Friday 17 November 2017

Case study: 'What is the point in saving? You are getting a hit for saving your money' - Peter Hegarty

Peter Hegarty from Virginia, Co Cavan
Peter Hegarty from Virginia, Co Cavan
Louise Hogan

Louise Hogan

BUSINESSMAN Peter Hegarty believes the latest Budget has hit pensioners hard.

Peter (69) has chosen not to take it easy in retirement, and continues to run his own business that supplies packaging to the medical industry from his home in Virginia, Co Cavan.

He has been putting money into his pensions since he was in his early 50s to provide for his later life.

His pension has already been hard hit by the collapse in shares.

"I already have to draw a pension, as the Government makes me, so they can take the tax – it is the law," he said.

He has an Approved Retirement Fund, which means that he has to draw down 5pc of the value of the fund each year and then pay tax on that.

He is also disappointed as the pension fund will be impacted by the new stamp duty levy on pension fund assets, which has now increased from 0.6pc to 0.75pc for 2014.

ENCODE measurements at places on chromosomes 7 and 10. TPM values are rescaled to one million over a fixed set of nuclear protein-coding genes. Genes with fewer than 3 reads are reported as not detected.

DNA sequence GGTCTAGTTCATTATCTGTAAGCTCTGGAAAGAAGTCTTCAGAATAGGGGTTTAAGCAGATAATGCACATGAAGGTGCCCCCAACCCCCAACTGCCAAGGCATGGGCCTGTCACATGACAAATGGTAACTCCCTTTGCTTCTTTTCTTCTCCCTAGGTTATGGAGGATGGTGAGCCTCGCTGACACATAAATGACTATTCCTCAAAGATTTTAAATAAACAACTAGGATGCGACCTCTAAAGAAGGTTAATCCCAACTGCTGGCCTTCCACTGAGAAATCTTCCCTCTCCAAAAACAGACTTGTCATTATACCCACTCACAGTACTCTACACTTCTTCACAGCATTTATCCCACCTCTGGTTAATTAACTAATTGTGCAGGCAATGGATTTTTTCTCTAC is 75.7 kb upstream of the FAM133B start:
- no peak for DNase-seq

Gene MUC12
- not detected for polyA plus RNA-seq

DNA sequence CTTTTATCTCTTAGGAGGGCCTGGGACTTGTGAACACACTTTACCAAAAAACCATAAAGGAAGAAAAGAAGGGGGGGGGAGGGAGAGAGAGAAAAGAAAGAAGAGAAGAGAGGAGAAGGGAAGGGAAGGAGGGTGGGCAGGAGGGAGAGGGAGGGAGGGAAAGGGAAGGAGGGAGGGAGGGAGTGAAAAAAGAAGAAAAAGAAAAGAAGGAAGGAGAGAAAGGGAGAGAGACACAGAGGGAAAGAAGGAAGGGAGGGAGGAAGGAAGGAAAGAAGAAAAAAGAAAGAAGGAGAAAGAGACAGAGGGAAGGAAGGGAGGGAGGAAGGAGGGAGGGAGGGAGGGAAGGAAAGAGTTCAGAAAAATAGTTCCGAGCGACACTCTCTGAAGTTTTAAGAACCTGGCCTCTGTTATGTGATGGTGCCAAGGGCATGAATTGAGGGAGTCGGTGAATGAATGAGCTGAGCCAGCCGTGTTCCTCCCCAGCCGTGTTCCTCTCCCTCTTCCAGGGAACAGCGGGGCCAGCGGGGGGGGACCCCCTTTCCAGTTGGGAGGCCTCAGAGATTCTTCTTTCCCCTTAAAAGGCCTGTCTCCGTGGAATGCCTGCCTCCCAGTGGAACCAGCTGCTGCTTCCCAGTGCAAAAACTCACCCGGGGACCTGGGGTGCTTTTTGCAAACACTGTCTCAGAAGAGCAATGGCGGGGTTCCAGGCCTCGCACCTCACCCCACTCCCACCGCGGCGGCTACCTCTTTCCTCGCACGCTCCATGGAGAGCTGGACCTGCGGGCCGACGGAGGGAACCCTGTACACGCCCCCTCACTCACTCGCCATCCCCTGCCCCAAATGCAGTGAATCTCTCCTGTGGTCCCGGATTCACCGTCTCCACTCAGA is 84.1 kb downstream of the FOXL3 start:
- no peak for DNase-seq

In addition, he believes that a 41pc exit tax on life assurance policies and on investment funds is extremely harsh.

"What is the point in saving? You are getting a hit for saving your own money," he said.

The businessman, who set up his own business – Decorative Design Packaging Ltd – said he is still in a fortunate position, even though he has suffered stock losses in recent years.

"I've a small business that gives me a living. I feel for those who aren't as fortunate," he said.

He will also be impacted by the prescription charges which are rising by €1, as he is on medication for a long-term illness.

Peter said he does feel for those who are retired and who are reliant on supports – such as the OAP telephone allowance of €9.50 a month, which is now being scrapped.

Irish Independent

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